A case that was heard Monday in the U.S. Supreme Court and will be decided later on this year could have a big impact on public worker unions in New York.
The case, known as Janus v. AFSCME, was brought by Mark Janus, a public employee in Illinois, who is challenging his state’s policy of requiring that he pay union dues to the Illinois branch of the American Federation of State, County and Municipal Employees, even though he does not want to be a member.
Janus and his lawyers say the mandatory payments violate his First Amendment right to not be compelled to fund political speech.
Ken Giardin, with the fiscal watchdog group, the Empire Center, says the reasoning in the case is that the union, through collective bargaining and other lobbying activities, finances speech that is intended to influence the government.
“The question is whether money taken from people against their will can be used to lobby the government in any form,” Giardin said.
Union leaders see it as a more than a simple constitutional issue, and say it’s an ideological threat to their existence. Mario Cilento, the leader of New York State’s AFL-CIO, says Janus’s legal fees are subsidized by several groups funded by major figures in the conservative movement, including the Koch Brothers.
“None of these organizations are necessarily friendly to organized labor,” Cilento said. “Those in the top one percent in corporate America do not like the fact that unions not only improve the lives of working men and women but they raise the standard of living and quality of life for all working people. “
He says a survey by the federal Bureau of Labor Statistics finds that union members make on average $11,000 more a year for comparable jobs. And he says the presence of higher paid union workers in a job market helps boost the pay of the nonunion workers.
If Janus wins the case, the Empire Center’s Giardin says it could weaken New York’s public worker unions, which represent around 1.2 million people. New York’s unions, just like in Illinois, also compel around 200,000 state employees who are not union members to pay about $110 million in dues each year. The dues are automatically deducted from their paychecks. And he says a significant percentage of current union members might choose to leave the union once the dues are no longer mandatory.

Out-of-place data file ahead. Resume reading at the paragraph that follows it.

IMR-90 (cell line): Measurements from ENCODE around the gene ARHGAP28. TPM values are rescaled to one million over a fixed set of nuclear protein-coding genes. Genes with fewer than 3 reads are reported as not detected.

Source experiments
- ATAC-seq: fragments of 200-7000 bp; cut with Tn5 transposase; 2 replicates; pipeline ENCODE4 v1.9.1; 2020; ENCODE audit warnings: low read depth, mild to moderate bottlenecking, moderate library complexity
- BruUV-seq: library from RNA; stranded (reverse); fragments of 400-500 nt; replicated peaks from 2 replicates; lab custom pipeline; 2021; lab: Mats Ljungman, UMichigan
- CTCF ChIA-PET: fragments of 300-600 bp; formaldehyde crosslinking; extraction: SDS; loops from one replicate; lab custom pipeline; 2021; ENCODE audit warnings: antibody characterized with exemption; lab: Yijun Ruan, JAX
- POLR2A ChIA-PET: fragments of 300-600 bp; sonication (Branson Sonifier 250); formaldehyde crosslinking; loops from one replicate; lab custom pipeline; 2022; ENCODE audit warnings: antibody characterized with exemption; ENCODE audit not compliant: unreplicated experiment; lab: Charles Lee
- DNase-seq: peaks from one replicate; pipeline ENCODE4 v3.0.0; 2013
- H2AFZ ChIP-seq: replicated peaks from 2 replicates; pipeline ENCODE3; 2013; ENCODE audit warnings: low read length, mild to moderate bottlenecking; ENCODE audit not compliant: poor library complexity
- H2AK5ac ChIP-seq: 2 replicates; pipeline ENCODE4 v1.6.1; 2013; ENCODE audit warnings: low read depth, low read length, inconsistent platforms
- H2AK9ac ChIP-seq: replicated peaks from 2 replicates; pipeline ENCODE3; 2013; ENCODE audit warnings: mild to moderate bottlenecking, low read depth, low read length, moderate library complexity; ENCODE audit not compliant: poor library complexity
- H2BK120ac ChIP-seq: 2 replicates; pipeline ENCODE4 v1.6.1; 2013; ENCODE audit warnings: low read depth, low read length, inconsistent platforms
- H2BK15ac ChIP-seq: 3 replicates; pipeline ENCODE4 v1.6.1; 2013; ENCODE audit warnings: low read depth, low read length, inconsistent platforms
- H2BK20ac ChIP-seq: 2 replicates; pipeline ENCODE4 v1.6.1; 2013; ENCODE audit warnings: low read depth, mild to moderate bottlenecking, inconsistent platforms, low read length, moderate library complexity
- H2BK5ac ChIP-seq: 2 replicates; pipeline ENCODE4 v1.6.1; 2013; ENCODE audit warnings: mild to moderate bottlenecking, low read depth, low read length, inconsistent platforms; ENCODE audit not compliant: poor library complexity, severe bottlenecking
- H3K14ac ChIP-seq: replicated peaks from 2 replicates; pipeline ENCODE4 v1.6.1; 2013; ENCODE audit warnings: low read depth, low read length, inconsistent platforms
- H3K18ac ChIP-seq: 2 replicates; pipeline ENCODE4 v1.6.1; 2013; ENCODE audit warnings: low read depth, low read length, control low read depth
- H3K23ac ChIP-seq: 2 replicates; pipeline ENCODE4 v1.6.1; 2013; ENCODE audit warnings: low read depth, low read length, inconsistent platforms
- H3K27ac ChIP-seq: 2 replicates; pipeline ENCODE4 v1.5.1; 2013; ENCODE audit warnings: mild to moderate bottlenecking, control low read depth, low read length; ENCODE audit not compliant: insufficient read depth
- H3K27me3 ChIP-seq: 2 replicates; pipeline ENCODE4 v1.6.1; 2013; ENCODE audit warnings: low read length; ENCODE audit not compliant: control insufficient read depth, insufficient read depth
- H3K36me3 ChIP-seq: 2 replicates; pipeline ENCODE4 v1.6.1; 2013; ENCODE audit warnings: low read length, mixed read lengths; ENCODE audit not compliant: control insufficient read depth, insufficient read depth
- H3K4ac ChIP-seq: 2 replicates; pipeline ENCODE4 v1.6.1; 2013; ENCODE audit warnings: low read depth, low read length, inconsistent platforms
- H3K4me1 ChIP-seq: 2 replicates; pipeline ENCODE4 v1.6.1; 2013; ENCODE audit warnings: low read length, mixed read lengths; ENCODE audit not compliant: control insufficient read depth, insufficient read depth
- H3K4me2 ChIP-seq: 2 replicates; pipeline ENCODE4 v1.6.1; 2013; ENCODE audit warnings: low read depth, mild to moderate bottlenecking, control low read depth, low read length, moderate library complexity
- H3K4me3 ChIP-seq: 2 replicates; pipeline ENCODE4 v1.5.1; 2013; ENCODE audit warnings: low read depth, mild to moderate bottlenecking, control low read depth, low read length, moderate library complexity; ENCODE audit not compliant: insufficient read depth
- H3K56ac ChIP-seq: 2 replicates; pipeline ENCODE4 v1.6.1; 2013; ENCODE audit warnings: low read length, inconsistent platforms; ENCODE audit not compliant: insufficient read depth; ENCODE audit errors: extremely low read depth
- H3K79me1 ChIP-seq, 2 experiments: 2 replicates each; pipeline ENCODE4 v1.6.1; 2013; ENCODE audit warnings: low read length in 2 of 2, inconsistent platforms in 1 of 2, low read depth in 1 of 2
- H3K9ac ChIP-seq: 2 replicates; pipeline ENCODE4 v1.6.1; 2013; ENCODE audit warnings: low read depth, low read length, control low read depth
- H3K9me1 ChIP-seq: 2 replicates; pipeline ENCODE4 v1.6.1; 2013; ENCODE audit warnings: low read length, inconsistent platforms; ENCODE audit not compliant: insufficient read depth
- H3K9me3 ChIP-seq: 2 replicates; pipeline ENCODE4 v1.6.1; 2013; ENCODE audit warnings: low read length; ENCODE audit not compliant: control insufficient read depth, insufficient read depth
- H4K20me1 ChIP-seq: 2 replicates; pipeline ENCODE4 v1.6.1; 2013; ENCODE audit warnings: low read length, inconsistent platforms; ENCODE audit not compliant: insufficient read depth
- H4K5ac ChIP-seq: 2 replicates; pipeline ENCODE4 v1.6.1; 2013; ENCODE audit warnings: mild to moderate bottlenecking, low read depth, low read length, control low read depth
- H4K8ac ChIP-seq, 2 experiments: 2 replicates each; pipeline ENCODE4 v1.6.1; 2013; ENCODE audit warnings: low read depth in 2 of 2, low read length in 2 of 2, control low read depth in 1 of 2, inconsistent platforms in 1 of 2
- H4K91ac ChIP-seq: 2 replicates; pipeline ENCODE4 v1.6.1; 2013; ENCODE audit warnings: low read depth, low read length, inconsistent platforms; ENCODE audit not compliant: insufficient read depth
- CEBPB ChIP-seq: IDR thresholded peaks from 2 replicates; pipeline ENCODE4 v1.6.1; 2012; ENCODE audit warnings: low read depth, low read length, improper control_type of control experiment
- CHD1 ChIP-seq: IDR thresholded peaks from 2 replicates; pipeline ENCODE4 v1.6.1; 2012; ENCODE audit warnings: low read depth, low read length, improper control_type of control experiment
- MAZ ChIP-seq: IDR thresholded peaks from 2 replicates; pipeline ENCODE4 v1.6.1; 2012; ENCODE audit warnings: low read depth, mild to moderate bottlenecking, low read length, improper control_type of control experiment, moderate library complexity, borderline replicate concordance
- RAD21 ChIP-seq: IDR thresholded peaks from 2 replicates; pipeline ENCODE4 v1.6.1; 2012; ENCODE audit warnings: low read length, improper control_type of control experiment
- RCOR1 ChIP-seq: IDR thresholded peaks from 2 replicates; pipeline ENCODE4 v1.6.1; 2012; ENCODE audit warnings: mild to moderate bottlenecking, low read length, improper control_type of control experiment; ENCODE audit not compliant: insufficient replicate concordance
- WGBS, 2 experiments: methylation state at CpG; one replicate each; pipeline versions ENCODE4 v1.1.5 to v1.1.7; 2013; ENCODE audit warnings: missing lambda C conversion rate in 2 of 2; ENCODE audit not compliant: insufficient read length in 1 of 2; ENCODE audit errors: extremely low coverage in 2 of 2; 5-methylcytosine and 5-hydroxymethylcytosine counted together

“What you’d also see is a group of people who had signed membership cards, let’s say 15 percent of them, who would immediately eave their union,” he said.
But Giardin says there’s also an opportunity for unions to provide better services to the members who do stay, in the hopes of attracting more members.
There are a number of bills introduced in the New York State legislature, including by Independent Democrats in the Senate, that could mitigate the impact of a Supreme Court decision in favor of Janus. They include steps to make it easier to join a union, and harder to opt out, says the AFL-CIO’s Cilento.
“There are things you can do to streamline the process for those who want to be part of a union,” Cilento said. “Basically mitigate some of the damage that this could cause down the line.”
Governor Andrew Cuomo, who’s been at odds with some of the state’s unions in the past, has in recent years become an ardent supporter of union rights. Cuomo spoke at a rally in New York City over the weekend.
“If the Supreme Court carries Donald Trump's political water, and if the Supreme Court tries to end organized labor, this state will do everything in its power to protect it,” Cuomo told a cheering crowd.
But Cilento admits that New York law can’t supersede a federal court decision.